Most of the recent data breaches involve customer information such as user names and passwords, credit card numbers, and medical histories. The companies hacked are hurt — they have to contact victims, pay for credit monitoring services and fines, and may lose customers, brand reputation, and market value — but that is collateral damage.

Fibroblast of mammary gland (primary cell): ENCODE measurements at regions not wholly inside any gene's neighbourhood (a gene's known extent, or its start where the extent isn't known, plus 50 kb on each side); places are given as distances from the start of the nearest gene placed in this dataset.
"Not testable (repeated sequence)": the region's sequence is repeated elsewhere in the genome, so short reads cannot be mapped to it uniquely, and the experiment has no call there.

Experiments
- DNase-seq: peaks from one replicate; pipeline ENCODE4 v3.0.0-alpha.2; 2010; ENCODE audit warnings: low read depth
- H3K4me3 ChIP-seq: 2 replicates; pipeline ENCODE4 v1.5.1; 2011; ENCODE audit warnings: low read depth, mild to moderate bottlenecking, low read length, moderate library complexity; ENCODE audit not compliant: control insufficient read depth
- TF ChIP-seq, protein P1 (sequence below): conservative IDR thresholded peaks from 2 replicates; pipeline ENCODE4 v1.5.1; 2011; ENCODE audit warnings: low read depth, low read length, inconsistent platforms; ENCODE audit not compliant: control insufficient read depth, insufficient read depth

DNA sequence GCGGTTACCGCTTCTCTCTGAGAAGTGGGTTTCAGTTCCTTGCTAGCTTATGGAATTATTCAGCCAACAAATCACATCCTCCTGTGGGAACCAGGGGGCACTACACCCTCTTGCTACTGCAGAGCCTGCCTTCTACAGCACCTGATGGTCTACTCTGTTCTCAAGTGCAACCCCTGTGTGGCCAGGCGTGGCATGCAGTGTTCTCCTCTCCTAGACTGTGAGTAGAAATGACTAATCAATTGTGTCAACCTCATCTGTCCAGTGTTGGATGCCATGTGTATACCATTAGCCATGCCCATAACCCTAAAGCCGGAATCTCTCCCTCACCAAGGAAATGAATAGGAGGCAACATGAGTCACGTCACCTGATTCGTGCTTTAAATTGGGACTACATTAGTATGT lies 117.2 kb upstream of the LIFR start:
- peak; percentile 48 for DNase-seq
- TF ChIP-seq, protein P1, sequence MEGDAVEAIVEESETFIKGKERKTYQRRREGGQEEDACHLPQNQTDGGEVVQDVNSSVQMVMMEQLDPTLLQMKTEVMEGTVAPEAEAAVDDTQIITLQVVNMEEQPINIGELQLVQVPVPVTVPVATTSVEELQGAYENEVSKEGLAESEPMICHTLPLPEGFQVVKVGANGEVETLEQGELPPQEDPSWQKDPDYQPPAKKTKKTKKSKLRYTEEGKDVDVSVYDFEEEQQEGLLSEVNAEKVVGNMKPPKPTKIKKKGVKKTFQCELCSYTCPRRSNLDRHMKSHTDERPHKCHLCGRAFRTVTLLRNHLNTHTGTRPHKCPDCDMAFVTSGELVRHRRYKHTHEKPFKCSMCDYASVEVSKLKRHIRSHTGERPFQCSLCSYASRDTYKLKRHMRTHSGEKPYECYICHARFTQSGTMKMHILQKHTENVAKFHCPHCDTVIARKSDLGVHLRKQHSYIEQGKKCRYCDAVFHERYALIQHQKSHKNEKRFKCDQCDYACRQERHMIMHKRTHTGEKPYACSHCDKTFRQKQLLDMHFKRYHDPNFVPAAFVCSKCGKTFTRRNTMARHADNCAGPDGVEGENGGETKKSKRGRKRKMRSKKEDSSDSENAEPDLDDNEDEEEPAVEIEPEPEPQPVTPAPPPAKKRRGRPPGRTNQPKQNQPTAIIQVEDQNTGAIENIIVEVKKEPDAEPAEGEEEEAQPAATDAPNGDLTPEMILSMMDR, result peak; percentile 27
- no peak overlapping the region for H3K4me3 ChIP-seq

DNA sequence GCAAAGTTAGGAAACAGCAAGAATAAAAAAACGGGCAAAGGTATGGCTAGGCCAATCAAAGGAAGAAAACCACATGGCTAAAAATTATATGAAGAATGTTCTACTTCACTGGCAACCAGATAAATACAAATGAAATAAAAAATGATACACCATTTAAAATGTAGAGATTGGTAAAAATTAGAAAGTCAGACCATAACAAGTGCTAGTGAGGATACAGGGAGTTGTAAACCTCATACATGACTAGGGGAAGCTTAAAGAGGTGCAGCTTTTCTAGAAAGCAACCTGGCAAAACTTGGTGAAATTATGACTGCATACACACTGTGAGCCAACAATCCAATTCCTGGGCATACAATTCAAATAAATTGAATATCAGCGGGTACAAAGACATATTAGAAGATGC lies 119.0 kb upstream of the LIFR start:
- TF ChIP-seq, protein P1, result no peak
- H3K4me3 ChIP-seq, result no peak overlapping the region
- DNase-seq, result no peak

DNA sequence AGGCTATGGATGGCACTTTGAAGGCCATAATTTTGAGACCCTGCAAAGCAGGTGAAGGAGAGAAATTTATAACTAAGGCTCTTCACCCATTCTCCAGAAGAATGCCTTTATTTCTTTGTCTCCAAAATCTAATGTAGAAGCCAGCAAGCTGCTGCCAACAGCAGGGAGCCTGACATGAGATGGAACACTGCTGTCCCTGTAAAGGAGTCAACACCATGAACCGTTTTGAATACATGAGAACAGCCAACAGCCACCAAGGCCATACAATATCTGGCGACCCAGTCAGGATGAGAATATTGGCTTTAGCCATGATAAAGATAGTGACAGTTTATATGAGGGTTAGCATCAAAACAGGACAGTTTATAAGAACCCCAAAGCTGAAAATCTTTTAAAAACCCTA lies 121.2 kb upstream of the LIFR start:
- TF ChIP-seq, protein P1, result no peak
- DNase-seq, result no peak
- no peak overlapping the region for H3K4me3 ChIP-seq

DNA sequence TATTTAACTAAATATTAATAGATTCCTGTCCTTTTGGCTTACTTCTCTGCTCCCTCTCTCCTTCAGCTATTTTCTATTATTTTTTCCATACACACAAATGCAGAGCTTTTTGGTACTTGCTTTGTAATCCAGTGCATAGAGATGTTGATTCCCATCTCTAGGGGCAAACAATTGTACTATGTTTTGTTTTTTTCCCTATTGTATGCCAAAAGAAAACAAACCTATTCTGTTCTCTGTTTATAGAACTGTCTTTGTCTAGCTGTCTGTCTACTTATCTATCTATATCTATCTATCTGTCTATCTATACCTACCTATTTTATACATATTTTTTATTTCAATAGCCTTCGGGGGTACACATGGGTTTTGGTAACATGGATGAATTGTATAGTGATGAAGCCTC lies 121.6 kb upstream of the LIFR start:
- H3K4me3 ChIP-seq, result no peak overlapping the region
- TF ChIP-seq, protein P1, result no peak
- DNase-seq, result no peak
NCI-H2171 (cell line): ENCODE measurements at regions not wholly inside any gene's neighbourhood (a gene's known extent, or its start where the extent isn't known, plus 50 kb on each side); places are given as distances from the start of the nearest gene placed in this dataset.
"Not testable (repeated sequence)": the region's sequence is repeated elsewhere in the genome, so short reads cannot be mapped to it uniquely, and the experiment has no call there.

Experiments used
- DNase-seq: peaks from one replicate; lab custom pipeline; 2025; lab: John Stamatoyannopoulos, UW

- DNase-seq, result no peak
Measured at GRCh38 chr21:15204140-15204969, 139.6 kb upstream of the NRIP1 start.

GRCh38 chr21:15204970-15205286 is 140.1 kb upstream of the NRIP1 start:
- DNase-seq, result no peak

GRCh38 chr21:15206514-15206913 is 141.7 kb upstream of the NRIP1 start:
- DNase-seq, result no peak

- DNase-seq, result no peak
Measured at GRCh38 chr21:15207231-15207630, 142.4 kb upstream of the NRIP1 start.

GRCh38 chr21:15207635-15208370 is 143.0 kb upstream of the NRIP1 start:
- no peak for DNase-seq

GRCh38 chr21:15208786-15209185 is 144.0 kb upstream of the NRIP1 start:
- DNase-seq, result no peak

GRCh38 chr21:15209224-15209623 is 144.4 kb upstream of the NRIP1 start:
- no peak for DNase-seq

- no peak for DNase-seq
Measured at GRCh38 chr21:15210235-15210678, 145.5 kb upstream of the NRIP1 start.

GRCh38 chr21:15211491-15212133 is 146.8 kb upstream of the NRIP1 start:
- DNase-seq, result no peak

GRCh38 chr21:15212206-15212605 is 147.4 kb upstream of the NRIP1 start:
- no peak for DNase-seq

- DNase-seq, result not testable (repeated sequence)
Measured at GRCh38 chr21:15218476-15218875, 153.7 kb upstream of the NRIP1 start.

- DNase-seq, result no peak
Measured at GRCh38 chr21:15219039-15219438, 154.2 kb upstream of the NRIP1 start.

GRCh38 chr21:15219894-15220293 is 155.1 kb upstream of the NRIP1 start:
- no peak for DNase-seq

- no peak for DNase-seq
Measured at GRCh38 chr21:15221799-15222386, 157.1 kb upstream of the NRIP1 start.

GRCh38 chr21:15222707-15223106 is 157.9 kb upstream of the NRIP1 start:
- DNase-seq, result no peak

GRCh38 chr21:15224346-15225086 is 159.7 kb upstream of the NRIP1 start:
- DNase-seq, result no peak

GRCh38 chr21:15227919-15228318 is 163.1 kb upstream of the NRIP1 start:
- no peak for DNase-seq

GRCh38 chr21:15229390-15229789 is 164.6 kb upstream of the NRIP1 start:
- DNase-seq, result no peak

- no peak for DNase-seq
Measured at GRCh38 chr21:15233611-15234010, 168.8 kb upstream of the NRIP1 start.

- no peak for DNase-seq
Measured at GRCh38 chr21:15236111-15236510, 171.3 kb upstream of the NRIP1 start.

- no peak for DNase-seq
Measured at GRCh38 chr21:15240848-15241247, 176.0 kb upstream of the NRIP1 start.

Or it has been.
Increasingly, attackers are using data leaks to target the companies themselves, going after proprietary or embarrassing information and releasing it in such a way as to do the most harm.
That’s a change that companies need to be aware of, said Andrew Serwin, co-chair of the global privacy and data security group at San Francisco-based law firm Morrison & Foerster.